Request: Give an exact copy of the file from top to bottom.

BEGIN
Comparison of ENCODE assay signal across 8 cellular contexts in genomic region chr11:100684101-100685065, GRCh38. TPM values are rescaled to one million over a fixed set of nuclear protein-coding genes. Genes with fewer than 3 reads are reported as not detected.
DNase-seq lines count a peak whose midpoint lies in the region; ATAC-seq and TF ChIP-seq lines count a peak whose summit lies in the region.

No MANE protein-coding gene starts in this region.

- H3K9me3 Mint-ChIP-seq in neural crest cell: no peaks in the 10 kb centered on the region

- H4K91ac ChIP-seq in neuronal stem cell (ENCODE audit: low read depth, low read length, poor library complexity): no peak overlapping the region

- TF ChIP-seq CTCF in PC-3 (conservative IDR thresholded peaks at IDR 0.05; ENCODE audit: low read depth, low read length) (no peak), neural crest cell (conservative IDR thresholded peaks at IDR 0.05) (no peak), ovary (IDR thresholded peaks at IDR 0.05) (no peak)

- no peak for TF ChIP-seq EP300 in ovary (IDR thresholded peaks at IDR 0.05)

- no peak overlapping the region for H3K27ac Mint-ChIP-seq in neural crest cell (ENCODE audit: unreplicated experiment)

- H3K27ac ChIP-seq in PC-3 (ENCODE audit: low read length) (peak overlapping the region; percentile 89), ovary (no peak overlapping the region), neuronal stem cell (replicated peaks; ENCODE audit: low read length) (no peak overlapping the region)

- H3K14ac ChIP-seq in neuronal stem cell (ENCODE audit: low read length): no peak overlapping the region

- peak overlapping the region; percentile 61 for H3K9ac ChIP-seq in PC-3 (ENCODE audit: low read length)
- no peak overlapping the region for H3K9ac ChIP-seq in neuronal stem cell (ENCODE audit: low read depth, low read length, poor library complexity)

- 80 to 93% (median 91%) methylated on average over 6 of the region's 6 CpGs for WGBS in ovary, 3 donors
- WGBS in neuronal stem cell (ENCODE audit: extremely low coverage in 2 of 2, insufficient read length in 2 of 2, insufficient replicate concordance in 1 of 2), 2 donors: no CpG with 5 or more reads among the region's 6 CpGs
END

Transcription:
Comparison of ENCODE assay signal across 8 cellular contexts in genomic region chr11:100684101-100685065, GRCh38. TPM values are rescaled to one million over a fixed set of nuclear protein-coding genes. Genes with fewer than 3 reads are reported as not detected.
DNase-seq lines count a peak whose midpoint lies in the region; ATAC-seq and TF ChIP-seq lines count a peak whose summit lies in the region.

No MANE protein-coding gene starts in this region.

- H3K9me3 Mint-ChIP-seq in neural crest cell: no peaks in the 10 kb centered on the region

- H4K91ac ChIP-seq in neuronal stem cell (ENCODE audit: low read depth, low read length, poor library complexity): no peak overlapping the region

- TF ChIP-seq CTCF in PC-3 (conservative IDR thresholded peaks at IDR 0.05; ENCODE audit: low read depth, low read length) (no peak), neural crest cell (conservative IDR thresholded peaks at IDR 0.05) (no peak), ovary (IDR thresholded peaks at IDR 0.05) (no peak)

- no peak for TF ChIP-seq EP300 in ovary (IDR thresholded peaks at IDR 0.05)

- no peak overlapping the region for H3K27ac Mint-ChIP-seq in neural crest cell (ENCODE audit: unreplicated experiment)

- H3K27ac ChIP-seq in PC-3 (ENCODE audit: low read length) (peak overlapping the region; percentile 89), ovary (no peak overlapping the region), neuronal stem cell (replicated peaks; ENCODE audit: low read length) (no peak overlapping the region)

- H3K14ac ChIP-seq in neuronal stem cell (ENCODE audit: low read length): no peak overlapping the region

- peak overlapping the region; percentile 61 for H3K9ac ChIP-seq in PC-3 (ENCODE audit: low read length)
- no peak overlapping the region for H3K9ac ChIP-seq in neuronal stem cell (ENCODE audit: low read depth, low read length, poor library complexity)

- 80 to 93% (median 91%) methylated on average over 6 of the region's 6 CpGs for WGBS in ovary, 3 donors
- WGBS in neuronal stem cell (ENCODE audit: extremely low coverage in 2 of 2, insufficient read length in 2 of 2, insufficient replicate concordance in 1 of 2), 2 donors: no CpG with 5 or more reads among the region's 6 CpGs